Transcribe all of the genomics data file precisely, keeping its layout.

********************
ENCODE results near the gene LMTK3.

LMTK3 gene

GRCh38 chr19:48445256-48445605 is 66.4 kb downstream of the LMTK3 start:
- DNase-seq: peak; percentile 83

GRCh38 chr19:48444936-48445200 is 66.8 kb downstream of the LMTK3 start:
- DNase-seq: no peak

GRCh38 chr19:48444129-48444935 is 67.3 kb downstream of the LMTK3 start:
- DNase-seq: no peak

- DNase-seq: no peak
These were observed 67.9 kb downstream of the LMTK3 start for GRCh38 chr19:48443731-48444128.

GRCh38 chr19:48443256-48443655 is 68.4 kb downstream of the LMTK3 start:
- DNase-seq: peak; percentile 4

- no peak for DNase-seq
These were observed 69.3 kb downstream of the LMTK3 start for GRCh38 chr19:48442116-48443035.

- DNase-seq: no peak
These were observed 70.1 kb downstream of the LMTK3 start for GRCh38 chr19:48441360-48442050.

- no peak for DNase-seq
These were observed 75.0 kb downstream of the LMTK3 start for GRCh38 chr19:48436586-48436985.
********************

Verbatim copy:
ENCODE results near the gene LMTK3.

LMTK3 gene

GRCh38 chr19:48445256-48445605 is 66.4 kb downstream of the LMTK3 start:
- DNase-seq: peak; percentile 83

GRCh38 chr19:48444936-48445200 is 66.8 kb downstream of the LMTK3 start:
- DNase-seq: no peak

GRCh38 chr19:48444129-48444935 is 67.3 kb downstream of the LMTK3 start:
- DNase-seq: no peak

- DNase-seq: no peak
These were observed 67.9 kb downstream of the LMTK3 start for GRCh38 chr19:48443731-48444128.

GRCh38 chr19:48443256-48443655 is 68.4 kb downstream of the LMTK3 start:
- DNase-seq: peak; percentile 4

- no peak for DNase-seq
These were observed 69.3 kb downstream of the LMTK3 start for GRCh38 chr19:48442116-48443035.

- DNase-seq: no peak
These were observed 70.1 kb downstream of the LMTK3 start for GRCh38 chr19:48441360-48442050.

- no peak for DNase-seq
These were observed 75.0 kb downstream of the LMTK3 start for GRCh38 chr19:48436586-48436985.